I'm pretty reluctant to trust the Mariners organization with any hope until the idiots atop the chain are sacked. This game didn't give me much real hope for the future...but hey, it's just one game.

More sunshine and Pollyanna predictions from me later....

Monday, June 23, 2008

The Time is Right

Bryan LaHair, come on UP!

Victor Diaz, come on UP!

Matt Tuiasosopo, come on UP!

Rob Johnson, come on UP!

Ryan Feierabend, come on UP!

You're the next contestants on "The Time is Right"!

Ahem, Lee? Want to do something to give Armstrong and company something to think about when it comes time to evaluate your performance for the remainder of this season? How about doing a little housecleaning to rid the club of dead weight and/or empty chattel, with these (and/or others) players in mind as heirs apparent.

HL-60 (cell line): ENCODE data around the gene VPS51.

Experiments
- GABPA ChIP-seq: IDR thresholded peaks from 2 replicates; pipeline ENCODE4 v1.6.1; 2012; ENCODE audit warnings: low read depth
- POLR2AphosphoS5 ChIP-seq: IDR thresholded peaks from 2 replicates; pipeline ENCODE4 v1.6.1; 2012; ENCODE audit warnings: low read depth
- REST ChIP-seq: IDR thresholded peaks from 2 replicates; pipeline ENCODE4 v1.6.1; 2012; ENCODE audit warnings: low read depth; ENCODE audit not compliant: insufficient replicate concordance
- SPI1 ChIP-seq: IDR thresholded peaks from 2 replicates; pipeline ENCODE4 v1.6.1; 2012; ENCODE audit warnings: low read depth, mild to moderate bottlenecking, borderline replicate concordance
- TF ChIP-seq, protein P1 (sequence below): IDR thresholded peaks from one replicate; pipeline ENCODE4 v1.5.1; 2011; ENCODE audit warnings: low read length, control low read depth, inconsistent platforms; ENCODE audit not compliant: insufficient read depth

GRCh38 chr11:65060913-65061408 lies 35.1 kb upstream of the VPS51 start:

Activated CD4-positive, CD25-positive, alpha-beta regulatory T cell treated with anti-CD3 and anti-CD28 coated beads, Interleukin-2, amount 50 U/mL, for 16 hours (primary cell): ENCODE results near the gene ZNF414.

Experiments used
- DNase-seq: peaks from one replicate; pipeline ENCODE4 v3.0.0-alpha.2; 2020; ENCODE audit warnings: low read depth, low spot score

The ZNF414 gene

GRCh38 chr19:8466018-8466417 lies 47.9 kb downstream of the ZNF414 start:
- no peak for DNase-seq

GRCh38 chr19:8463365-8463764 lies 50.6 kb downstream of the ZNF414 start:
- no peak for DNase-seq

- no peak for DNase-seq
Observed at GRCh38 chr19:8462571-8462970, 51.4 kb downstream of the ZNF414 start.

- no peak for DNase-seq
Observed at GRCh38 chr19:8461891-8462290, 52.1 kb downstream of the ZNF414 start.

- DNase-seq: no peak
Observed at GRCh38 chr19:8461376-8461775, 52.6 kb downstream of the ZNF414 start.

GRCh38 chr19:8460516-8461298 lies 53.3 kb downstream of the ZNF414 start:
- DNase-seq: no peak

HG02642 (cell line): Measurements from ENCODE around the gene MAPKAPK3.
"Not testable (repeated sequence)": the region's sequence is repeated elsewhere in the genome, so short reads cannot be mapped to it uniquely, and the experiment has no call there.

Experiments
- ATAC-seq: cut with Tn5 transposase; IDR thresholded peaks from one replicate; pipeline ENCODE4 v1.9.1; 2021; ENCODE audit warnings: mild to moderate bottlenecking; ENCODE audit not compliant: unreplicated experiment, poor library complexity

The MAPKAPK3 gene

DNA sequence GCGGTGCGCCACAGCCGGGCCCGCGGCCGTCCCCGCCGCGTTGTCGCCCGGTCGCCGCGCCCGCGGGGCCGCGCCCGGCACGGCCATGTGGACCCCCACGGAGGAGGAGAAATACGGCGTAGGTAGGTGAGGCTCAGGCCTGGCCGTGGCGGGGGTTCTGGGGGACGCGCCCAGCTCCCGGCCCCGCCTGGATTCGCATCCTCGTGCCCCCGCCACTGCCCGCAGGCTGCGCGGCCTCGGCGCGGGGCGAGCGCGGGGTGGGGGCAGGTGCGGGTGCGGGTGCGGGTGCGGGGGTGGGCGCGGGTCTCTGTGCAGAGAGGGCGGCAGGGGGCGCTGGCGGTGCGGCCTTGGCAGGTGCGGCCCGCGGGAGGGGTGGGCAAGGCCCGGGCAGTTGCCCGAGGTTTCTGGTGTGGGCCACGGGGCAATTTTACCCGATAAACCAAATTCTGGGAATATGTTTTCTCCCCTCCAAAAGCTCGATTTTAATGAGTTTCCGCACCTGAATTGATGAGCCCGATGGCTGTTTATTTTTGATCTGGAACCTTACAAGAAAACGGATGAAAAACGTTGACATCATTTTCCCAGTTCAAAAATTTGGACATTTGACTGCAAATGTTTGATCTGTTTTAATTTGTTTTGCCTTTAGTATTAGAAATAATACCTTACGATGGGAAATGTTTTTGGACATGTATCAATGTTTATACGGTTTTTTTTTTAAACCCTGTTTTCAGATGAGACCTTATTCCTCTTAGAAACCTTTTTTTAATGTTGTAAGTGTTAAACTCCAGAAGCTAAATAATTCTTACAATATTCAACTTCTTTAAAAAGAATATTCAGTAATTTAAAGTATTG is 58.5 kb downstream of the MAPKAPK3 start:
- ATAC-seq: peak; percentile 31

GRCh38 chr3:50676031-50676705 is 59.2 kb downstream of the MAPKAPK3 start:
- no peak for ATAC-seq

No, the farm isn't exactly stuffed to the brim with premium prospects. However, until they are given the Daric Barton leeway the far superior franchise Oakland has employed this year (pointed out in Tad's post three weeks ago), nobody quite knows for sure what we've got down there. We know what we've got up here - the sorriest collection of major leaguers in all of baseball.

As bad as Bavasi and McLaren were, forcing them to walk the plank isn't going to turn this creaking, leaky ship around by itself. It's a good start, but the boat has taken on way too much water. It's time to start bailing. Can I make any more clichéd , seagoing metaphors? See how seamlessly I wove in that theme with the whole Mariners thing, then unraveled it all in the last two sentences? That's just the kind of guy I am.